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|Type||Icing or filling|
|Main ingredients||Fats (usually butter; sometimes lard or margarine), powdered sugar|
|Cookbook: Buttercream Media: Buttercream|
Buttercream (also known as butter cream, butter icing, and mock cream) is a type of icing or filling used inside cakes, as a coating, and as decoration. In its simplest form, it is made by creaming butter with powdered sugar, although other fats can be used, such as margarine or lard. Colorings and flavorings are often added, such as chocolate, fruit purées, and various extracts. Buttercream is a common topping for cupcakes, sponge cakes, butter cakes, and other desserts. There are a number of different preparations of buttercream, which lead to differences in stability and texture, among other traits.
Buttercream is icing or filling used inside cakes, as a coating, and as decoration. In its simplest form, it is made by creaming butter with powdered sugar, although other fats can be used, such as margarine or lard. Buttercream frosting is not mentioned in American cookbooks until the 1920s, though some related frostings were published early in the century. Whether buttercream with no butter or a butter equivalent can rightly be called buttercream is debated among bakers, pastry chefs, and cake decorators.
Simple buttercream (also known as American buttercream, decorator's buttercream, and decorator's frosting) is made by creaming together fats (butter, margarine, or vegetable oil shortening) and powdered sugar to the desired consistency and lightness. Typically twice as much sugar as butter by weight is used. Flavorings, in the form of extracts and oils, may also be added. Some recipes call for cream, non-fat milk solids, flour, or meringue powder; these add a creamy texture without any decrease in stability.
The icing can form a thin crust after prolonged time at a cool temperature, which prevents sticking. This is due to the high sugar content and may be prevented with the addition of invert sugars such as glucose or fructose, which many bakers use to make imprints in for piping and lettering. Compared to other types of buttercreams, simple buttercream has a high proportion of sugar content, making it the sweetest of all the buttercreams.
There are two types of meringue-based buttercream: Italian and Swiss. The meringues must be cooled to room temperature in order not to melt the butter (which has a variable melting point below 40 °C (104 °F)) as it is subsequently beaten in.
Italian meringue is prepared by the addition of sugar syrup made by heating sugar and water (and sometimes the addition of glucose or corn syrup to stabilize the crystal structure) heated to the soft-ball stage (118 °C (244 °F)) to egg whites whipped to soft peaks. The sugar syrup cooks the egg whites, heating them well past the 60 °C (140 °F) recommended in the USA to kill salmonella and any other potentially harmful bacteria. The syrup and egg white mixture is then whipped and cooled until it reaches room temperature. Buttercream prepared in this method is also often referred to as Mousseline buttercream.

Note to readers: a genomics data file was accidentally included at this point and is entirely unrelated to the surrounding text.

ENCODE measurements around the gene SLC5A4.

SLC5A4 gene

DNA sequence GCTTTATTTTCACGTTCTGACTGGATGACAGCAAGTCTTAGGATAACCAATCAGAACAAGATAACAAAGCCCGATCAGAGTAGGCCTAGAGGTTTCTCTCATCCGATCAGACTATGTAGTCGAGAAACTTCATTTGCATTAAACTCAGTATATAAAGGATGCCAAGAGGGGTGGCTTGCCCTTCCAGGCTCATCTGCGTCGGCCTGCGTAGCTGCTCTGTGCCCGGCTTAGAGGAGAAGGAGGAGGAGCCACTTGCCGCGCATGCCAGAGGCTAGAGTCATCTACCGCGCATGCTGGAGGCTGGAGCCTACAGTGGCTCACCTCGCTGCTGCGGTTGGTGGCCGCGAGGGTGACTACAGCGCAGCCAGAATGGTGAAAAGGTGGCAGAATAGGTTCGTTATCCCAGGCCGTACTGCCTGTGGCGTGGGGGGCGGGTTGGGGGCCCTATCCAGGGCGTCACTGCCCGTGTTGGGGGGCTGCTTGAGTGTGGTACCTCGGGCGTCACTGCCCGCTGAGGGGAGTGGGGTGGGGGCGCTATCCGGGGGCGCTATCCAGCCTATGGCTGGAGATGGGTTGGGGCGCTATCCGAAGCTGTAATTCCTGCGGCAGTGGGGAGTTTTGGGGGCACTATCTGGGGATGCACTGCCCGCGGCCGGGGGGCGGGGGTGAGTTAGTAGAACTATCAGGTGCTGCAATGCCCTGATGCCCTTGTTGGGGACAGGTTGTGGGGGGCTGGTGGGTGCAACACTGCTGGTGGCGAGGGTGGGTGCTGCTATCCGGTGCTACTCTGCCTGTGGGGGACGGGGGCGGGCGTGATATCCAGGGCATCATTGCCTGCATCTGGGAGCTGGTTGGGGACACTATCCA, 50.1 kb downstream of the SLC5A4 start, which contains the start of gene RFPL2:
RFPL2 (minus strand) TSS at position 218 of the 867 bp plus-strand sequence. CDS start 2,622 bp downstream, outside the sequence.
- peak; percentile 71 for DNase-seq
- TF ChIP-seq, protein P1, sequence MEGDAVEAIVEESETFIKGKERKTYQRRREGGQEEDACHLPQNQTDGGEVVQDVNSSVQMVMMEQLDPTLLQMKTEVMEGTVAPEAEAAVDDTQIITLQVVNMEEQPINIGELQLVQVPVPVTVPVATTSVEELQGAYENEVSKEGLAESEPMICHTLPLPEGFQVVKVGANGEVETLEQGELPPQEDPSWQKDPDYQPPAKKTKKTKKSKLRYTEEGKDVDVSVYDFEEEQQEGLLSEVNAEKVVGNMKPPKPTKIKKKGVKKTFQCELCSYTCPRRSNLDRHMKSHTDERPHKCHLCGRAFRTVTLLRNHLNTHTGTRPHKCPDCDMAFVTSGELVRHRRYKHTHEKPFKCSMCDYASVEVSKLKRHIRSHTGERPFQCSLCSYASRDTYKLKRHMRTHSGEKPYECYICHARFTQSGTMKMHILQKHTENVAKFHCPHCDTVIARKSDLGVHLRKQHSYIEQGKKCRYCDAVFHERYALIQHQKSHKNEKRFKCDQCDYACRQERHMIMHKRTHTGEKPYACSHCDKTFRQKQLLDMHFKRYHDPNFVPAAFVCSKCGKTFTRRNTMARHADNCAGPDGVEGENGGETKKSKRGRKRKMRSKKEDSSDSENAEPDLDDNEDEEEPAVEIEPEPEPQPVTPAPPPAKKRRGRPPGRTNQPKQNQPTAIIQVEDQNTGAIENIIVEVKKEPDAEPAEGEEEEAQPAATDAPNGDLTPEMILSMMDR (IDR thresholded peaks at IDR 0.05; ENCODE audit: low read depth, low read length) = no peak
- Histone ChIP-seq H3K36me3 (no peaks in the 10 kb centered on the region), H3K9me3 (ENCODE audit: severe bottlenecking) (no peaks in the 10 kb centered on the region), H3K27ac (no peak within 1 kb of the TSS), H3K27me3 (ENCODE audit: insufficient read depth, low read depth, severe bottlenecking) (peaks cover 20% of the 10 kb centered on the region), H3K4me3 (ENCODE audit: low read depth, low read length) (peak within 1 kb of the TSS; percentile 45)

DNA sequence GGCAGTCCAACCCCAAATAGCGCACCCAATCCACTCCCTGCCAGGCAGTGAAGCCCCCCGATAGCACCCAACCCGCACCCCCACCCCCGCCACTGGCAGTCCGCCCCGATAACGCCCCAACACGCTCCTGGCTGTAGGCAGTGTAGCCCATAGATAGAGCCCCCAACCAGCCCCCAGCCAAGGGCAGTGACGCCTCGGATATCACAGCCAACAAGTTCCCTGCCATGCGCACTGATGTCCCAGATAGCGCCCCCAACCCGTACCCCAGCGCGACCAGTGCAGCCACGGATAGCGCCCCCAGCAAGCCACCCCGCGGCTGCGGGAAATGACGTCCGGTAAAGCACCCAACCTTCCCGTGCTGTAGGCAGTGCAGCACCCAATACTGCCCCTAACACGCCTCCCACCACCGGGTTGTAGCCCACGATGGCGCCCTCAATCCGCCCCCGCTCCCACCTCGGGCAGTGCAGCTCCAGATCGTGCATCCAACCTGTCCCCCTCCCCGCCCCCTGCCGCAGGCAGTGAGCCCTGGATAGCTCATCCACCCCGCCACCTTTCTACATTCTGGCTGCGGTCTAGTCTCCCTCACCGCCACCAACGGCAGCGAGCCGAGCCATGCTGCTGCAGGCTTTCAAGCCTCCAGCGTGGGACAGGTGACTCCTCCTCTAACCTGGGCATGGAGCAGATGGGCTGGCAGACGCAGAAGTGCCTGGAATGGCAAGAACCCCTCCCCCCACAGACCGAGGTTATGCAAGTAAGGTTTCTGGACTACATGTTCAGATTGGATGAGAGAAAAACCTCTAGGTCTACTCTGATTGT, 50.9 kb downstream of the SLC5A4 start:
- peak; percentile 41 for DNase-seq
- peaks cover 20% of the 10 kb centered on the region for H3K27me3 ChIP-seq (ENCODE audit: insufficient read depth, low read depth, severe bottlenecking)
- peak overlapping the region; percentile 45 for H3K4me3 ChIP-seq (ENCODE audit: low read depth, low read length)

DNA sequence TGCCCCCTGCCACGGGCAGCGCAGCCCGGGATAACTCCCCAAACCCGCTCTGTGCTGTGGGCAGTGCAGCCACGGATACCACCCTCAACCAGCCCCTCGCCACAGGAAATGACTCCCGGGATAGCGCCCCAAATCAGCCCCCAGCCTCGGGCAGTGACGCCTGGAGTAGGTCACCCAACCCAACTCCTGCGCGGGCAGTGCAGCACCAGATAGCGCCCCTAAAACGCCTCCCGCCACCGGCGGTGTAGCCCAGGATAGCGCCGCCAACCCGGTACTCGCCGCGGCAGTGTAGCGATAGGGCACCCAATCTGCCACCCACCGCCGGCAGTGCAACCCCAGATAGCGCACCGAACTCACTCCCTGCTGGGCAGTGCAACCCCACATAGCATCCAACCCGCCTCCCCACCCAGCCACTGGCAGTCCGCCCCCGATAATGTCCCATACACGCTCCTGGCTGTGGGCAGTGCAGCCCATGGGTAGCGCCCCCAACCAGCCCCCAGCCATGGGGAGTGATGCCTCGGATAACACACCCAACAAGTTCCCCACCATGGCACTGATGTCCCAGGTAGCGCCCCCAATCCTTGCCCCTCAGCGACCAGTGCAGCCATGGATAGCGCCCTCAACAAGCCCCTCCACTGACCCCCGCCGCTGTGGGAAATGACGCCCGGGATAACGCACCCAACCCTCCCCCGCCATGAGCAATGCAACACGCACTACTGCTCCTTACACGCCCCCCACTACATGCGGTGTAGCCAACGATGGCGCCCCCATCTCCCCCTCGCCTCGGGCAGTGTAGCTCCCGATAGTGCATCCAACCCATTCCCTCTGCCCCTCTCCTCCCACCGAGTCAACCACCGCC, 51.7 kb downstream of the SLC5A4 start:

Swiss Meringue is prepared by cooking the egg whites and sugar together in a bowl placed on a pot of boiling water. The mixture is whisked while it cooks until the temperature of the mix reaches 60 °C (140 °F). The mixture is then removed from the heat and whipped at high speed until it forms stiff peaks and has cooled.
No matter which of the two types of meringue are used as the base, once it is prepared, butter and flavorings (extracts or oils) are then beaten into the meringue to transform the meringue into buttercream. Meringue-based buttercreams are light and creamy in texture and balanced between sweetness and richness. They are also the easiest to work with when icing and decorating cakes. They also don't 'crust over' as with simple buttercream.
French buttercream (also known as pâte à bombe-based buttercream or common buttercream) is made with whipped egg yolks (not French meringue, as is sometimes assumed). It is prepared in the same way as Italian meringue-based buttercream, except egg yolks (some versions use whole eggs or a combination of the two) are used in place of the egg whites—a hot sugar syrup which has reached the soft-ball stage is beaten into the egg yolks which have been beaten until they are thick and pale yellow. The syrup and egg yolk mixture is further whipped until it has formed a light foam and has cooled. Butter and flavorings (extracts, oils, or juices) are then whipped in. This icing is very rich, smooth, and light. French buttercream tends to melt faster than other buttercreams due to the high content of fat from the egg yolks and butter. This type of buttercream is best suited for use as a filling or an icing, but not for decorations.